CAPE CANAVERAL, Fla. — NASA’s newest delivery service made its first-ever shipment to the International Space Station on Sunday, another triumph for a booming commercial space arena that has its sights set on launching astronauts.
Orbital Sciences Corp.’s unmanned cargo ship, Cygnus, pulled up at the orbiting lab with a half-ton of meals and special treats for the station astronauts who assisted in the high-flying feat.
With the smooth linkup, Orbital Sciences, of Virginia, became only the second company to accomplish such a far-flung shipment. The California-based SpaceX company took the lead last year.
National Aeronautics and Space Administration officials along with White House representatives declared it a historic day. ‘‘It was just a very, very impressive job . . . I just couldn’t be happier and more proud,’’ said the NASA manager overseeing this commercial effort, Alan Lindenmoyer.
Now that the space station has two US private companies capable of delivering goods, he noted, ‘‘it’s certainly a relief and something we’re ready to celebrate.’’
All this was a week late in coming.
The Cygnus — named after the swan constellation — should have arrived a week earlier, four days after its launch from Virginia on Sept. 18. But a discrepancy in navigational data between the capsule and the space station led to a frustrating standoff. A simple software repair was carried out by ground controllers. Then the Cygnus had to wait for a Russian spacecraft to bring three new astronauts.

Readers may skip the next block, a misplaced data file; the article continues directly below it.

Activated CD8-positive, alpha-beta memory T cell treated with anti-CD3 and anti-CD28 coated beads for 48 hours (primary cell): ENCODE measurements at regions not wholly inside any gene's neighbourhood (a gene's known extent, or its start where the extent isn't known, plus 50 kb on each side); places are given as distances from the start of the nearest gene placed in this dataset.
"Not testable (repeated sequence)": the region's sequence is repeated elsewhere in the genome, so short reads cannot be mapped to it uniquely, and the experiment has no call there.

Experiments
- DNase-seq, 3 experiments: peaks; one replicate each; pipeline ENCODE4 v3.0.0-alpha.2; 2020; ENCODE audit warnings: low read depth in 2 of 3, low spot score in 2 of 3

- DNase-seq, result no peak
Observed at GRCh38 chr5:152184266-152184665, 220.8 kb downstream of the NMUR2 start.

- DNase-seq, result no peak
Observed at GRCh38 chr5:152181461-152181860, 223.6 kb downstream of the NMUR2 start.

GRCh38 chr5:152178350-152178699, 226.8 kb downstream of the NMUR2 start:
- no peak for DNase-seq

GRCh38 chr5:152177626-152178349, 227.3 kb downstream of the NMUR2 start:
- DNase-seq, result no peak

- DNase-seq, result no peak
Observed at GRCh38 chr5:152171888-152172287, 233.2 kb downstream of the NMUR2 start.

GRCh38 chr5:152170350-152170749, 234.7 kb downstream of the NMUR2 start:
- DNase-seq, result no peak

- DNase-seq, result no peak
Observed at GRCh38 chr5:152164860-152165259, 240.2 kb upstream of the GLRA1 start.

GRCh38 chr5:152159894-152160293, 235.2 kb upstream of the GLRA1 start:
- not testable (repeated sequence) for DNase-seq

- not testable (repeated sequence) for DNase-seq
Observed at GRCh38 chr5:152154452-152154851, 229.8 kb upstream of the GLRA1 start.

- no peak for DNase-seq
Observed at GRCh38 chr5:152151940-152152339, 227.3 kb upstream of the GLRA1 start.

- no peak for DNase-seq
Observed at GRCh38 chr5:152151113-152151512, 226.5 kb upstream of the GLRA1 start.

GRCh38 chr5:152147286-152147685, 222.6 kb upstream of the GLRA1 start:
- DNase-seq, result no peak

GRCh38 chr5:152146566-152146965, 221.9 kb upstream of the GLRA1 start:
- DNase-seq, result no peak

The wait involved ‘‘some hair-pulling and heartache,’’ said Orbital Sciences executive vice president Frank Culbertson. But in the end, the company’s patience was rewarded with a perfect rendezvous demonstration.
Applause could be heard in Mission Control once Italian astronaut Luca Parmitano grabbed hold of Cygnus with the space station’s hulking mechanical arm. The union occurred 260 miles above the Indian Ocean. Before long, the capsule was latched securely to the orbiting lab. Its hatch was to remain closed until early Monday; that’s when the six station astronauts were to enter the capsule and begin unloading the bounty.
The successful arrival means Orbital Sciences can start making good on a $1.9 billion contract with NASA for more Cygnus deliveries, each one carrying more and more cargo.
The next one could fly by Christmas.
‘‘We have a big incentive ahead of us,’’ said Culbertson, a former astronaut who lived on the space station a decade ago.
John Holdren, assistant to President Obama for science and technology, said that Sunday’s success validates the president’s goal of focusing NASA on deep-space exploration and leaving station cargo and astronaut hauls to private industry.
‘‘Space history was made again today,’’ Holdren said in a statement.
Sunday’s operation was the culmination of several years of effort for Orbital Sciences, which was hired by NASA along with SpaceX — formally Space Exploration Technologies Corp. — to keep the space station well stocked in this post-shuttle era.